Y/N

Outcome
Control
Case-Control Study - Example

PAST PRESENT FUTURE

Intussusception
Rotavirus
Vaccine Retrospective
Y/N
No
Intussusception

Murphy NEJM 344(8) Feb 2001


Case-Control - Strengths
  Limit risks to human subjects
  Not an intervention
  Only design when intervention not
feasible / ethical
  May be only feasible method for very
rare outcomes
  Smaller sample required,

inexpensive, fast
Case-Control - Weaknesses

 

 
 
 
  Outcomes
  Does not yield a true prevalence or incidence
  Ratio Outcome:No Outcome determined
by investigator
  Odds ratio only measure of association

  Potential bias - retrospective


Sampling bias – unequal distribution of potential
confounders
Recall bias - inadequate/biased memory of exposure
Record bias - data not available
Survivor bias – early deaths lost
Patient Scenario – Pneumonia
60 year old man with 3 day history of cough, fever and
shortness of breath with exertion. No chest pain. No
pertinent past medical history

HR 100, BP 120/70, RR 16, 02 Sat 98% on room air.


Alert, well appearing without tachypnea or increased work
of breathing. Breath sounds decreased, rales at the left
lung base. Remainder of exam normal

Elect to treat his pneumonia with Azithromycin. As you


hand him his prescription he recognizes the name of the
medication and states that he in concerned because he
read on the internet that azithromycin may increase the
risk of abnormal heart rhythms and death.
Azithromycin and CV Death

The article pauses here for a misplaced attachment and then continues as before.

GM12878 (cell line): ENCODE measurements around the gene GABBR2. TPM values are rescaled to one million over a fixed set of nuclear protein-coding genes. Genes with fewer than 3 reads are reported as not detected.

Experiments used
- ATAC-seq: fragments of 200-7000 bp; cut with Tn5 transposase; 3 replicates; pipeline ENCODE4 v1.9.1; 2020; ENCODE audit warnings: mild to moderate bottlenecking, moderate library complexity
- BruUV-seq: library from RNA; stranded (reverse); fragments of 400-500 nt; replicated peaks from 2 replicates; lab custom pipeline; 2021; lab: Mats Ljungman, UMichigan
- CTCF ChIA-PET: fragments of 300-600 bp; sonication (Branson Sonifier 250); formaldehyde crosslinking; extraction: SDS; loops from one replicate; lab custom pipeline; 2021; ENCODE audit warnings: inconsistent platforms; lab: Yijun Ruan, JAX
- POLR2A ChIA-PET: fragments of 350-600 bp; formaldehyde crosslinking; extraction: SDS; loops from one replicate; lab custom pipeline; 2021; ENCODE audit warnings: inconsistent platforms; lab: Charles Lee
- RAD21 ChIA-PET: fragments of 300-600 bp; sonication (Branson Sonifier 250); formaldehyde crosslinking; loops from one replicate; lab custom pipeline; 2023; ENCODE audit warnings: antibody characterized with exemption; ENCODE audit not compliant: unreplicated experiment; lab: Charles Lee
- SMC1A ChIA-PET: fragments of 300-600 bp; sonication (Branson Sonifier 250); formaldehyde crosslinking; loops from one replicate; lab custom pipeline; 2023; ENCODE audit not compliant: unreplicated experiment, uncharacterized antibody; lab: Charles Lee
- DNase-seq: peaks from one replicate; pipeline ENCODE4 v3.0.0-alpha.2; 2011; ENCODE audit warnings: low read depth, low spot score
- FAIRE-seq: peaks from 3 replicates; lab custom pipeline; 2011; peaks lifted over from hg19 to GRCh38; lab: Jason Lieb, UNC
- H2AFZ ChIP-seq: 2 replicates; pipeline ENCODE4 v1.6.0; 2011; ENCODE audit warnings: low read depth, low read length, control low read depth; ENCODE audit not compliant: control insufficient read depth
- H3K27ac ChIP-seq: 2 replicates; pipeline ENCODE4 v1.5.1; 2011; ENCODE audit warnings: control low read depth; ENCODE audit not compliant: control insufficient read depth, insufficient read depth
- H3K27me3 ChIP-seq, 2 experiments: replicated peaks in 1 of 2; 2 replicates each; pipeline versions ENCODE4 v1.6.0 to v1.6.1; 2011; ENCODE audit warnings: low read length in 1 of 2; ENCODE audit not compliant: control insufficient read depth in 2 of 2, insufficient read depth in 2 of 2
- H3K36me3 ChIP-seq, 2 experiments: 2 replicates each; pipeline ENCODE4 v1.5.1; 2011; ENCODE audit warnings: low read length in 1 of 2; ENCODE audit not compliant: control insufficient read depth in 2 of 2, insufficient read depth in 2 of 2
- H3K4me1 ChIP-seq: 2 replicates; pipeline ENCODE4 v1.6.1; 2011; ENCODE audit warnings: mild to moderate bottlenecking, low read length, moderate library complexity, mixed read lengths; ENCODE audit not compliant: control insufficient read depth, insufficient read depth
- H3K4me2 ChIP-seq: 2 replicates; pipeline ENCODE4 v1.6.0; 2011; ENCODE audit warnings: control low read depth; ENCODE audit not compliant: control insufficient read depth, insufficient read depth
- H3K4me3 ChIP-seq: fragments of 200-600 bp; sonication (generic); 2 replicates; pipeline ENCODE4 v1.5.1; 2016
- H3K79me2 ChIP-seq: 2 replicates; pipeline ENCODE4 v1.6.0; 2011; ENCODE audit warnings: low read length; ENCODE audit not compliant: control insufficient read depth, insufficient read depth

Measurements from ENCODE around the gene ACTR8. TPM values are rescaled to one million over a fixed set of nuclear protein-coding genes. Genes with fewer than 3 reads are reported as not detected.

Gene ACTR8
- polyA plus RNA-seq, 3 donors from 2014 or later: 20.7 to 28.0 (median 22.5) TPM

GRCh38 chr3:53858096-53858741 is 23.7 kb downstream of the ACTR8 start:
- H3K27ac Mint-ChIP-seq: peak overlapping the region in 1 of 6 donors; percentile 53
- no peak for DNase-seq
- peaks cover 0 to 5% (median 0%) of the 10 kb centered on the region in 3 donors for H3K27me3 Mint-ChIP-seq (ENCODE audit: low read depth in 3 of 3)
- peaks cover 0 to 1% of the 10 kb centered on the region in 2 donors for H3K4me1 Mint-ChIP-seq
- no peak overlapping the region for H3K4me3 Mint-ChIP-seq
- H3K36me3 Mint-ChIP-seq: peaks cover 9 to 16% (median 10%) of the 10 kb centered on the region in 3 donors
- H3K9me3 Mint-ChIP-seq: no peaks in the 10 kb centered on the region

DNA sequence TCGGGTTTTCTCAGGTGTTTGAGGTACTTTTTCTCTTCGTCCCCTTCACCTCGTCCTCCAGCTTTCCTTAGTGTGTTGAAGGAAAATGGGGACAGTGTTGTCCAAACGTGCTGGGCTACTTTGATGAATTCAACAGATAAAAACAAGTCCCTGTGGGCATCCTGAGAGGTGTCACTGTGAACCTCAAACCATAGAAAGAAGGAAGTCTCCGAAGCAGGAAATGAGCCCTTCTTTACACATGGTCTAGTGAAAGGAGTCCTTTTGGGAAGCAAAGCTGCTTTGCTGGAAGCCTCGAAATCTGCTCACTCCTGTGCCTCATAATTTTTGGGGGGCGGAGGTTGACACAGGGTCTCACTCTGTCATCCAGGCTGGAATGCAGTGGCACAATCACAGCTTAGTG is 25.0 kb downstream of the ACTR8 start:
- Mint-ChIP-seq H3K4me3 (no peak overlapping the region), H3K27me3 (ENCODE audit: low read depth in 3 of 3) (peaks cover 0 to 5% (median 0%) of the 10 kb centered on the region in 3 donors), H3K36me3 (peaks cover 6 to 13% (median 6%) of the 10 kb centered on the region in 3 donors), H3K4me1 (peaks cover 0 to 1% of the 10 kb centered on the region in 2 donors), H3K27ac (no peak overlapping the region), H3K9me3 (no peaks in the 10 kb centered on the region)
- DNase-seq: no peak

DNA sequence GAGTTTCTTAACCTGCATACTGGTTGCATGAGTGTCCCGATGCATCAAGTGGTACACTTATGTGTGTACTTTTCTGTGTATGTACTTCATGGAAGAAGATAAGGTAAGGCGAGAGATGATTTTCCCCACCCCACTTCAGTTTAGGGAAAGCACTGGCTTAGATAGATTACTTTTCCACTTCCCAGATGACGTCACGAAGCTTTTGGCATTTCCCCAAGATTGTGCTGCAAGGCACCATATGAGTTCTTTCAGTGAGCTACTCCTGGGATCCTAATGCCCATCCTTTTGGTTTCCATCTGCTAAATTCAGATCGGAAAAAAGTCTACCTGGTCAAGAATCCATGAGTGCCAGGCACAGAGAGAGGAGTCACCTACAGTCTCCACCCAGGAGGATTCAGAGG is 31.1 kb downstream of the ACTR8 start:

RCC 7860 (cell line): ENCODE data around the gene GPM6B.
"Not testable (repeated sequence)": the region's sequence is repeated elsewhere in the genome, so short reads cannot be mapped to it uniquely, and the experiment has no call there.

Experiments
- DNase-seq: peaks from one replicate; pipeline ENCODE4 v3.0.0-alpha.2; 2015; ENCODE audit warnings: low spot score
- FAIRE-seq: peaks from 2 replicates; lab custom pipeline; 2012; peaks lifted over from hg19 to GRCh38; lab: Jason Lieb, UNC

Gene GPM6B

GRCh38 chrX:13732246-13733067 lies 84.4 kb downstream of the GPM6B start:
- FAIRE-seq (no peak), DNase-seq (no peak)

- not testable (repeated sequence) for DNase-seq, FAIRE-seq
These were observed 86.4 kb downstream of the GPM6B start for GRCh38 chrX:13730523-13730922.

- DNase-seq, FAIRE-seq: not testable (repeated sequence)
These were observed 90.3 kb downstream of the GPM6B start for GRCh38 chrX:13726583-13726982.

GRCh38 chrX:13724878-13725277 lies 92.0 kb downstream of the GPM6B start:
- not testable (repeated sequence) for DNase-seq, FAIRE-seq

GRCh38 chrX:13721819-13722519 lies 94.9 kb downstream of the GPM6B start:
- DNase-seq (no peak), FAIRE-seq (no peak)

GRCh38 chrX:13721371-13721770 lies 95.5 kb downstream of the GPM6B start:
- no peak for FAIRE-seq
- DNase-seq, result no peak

PAST PRESENT FUTURE

Azithromycin
Cardiovascular
No ABx Retrospective
Other ABx

Ray,W NEJM 366(20) May 2012


Harm Study – PICO Outline
P I C O

Exposure
Inclusion Harm

Outcome
No
Exposure

Exclusion
Azithromycin and CV Death
P I C O

Azithromycin
Adults
Death
Medicaid
Database
No Antibiotic
Amoxicillin CV
Non-CV
High Levofloxacin
Risk
Death
Ray,W NEJM 366(20) May 2012
MESS SERIES DISCLAIMER
  The study discussed in this presentation is used only
to illustrate critical appraisal concepts
  The validity, results and applicability of the study
are presented only in part
  The charts and figures in the presentation are not
those found in the article
  This presentation should not be used to guide clinical
decision making
Critical Appraisal Process
  Clinical question – PICO format
  Search for available evidence

 
Assess
  Validity concerns – major, minor, none
  Primary results – clinically/statistically significant
  Applicability – to your patient or population
  Potential impact – change current practice?
Harm - PICO Question

P Does this patient/population with an ……….

I Exposure when compared to ………..

C No exposure have an increased risk of…….

O Harm? (negative outcome)


Azithromycin Study – PICO Question

P Does an adult patient receiving ………..

I Azithromycin when compared to …………

C No Antibiotics, Amoxicillin, Ciprofloxacin or